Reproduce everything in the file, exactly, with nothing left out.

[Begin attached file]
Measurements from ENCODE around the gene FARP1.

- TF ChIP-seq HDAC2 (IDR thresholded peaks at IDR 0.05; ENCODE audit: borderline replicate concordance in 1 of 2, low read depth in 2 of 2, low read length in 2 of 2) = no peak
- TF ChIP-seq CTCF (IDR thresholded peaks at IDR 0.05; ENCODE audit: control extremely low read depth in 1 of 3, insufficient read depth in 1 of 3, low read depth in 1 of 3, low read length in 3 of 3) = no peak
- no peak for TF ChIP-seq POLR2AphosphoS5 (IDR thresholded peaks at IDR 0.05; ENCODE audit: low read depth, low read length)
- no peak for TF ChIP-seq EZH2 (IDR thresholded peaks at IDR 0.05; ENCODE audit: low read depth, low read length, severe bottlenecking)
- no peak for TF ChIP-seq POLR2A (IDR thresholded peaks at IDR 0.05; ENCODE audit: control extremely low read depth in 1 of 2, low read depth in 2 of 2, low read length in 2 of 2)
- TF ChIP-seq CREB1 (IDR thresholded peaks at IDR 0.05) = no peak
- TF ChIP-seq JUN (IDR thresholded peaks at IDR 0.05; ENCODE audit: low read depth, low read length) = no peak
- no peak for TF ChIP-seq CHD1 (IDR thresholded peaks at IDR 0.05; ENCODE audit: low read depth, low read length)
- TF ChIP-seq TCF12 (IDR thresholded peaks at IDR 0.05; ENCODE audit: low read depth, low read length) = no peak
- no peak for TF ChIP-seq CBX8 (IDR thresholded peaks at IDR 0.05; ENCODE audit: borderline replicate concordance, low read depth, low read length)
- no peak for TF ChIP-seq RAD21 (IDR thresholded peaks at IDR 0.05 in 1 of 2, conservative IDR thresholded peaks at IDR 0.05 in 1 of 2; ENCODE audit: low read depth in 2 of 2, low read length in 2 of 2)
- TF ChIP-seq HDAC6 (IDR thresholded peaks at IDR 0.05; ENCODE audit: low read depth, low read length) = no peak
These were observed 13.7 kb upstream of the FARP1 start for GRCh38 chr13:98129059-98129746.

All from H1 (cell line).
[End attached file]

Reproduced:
Measurements from ENCODE around the gene FARP1.

- TF ChIP-seq HDAC2 (IDR thresholded peaks at IDR 0.05; ENCODE audit: borderline replicate concordance in 1 of 2, low read depth in 2 of 2, low read length in 2 of 2) = no peak
- TF ChIP-seq CTCF (IDR thresholded peaks at IDR 0.05; ENCODE audit: control extremely low read depth in 1 of 3, insufficient read depth in 1 of 3, low read depth in 1 of 3, low read length in 3 of 3) = no peak
- no peak for TF ChIP-seq POLR2AphosphoS5 (IDR thresholded peaks at IDR 0.05; ENCODE audit: low read depth, low read length)
- no peak for TF ChIP-seq EZH2 (IDR thresholded peaks at IDR 0.05; ENCODE audit: low read depth, low read length, severe bottlenecking)
- no peak for TF ChIP-seq POLR2A (IDR thresholded peaks at IDR 0.05; ENCODE audit: control extremely low read depth in 1 of 2, low read depth in 2 of 2, low read length in 2 of 2)
- TF ChIP-seq CREB1 (IDR thresholded peaks at IDR 0.05) = no peak
- TF ChIP-seq JUN (IDR thresholded peaks at IDR 0.05; ENCODE audit: low read depth, low read length) = no peak
- no peak for TF ChIP-seq CHD1 (IDR thresholded peaks at IDR 0.05; ENCODE audit: low read depth, low read length)
- TF ChIP-seq TCF12 (IDR thresholded peaks at IDR 0.05; ENCODE audit: low read depth, low read length) = no peak
- no peak for TF ChIP-seq CBX8 (IDR thresholded peaks at IDR 0.05; ENCODE audit: borderline replicate concordance, low read depth, low read length)
- no peak for TF ChIP-seq RAD21 (IDR thresholded peaks at IDR 0.05 in 1 of 2, conservative IDR thresholded peaks at IDR 0.05 in 1 of 2; ENCODE audit: low read depth in 2 of 2, low read length in 2 of 2)
- TF ChIP-seq HDAC6 (IDR thresholded peaks at IDR 0.05; ENCODE audit: low read depth, low read length) = no peak
These were observed 13.7 kb upstream of the FARP1 start for GRCh38 chr13:98129059-98129746.

All from H1 (cell line).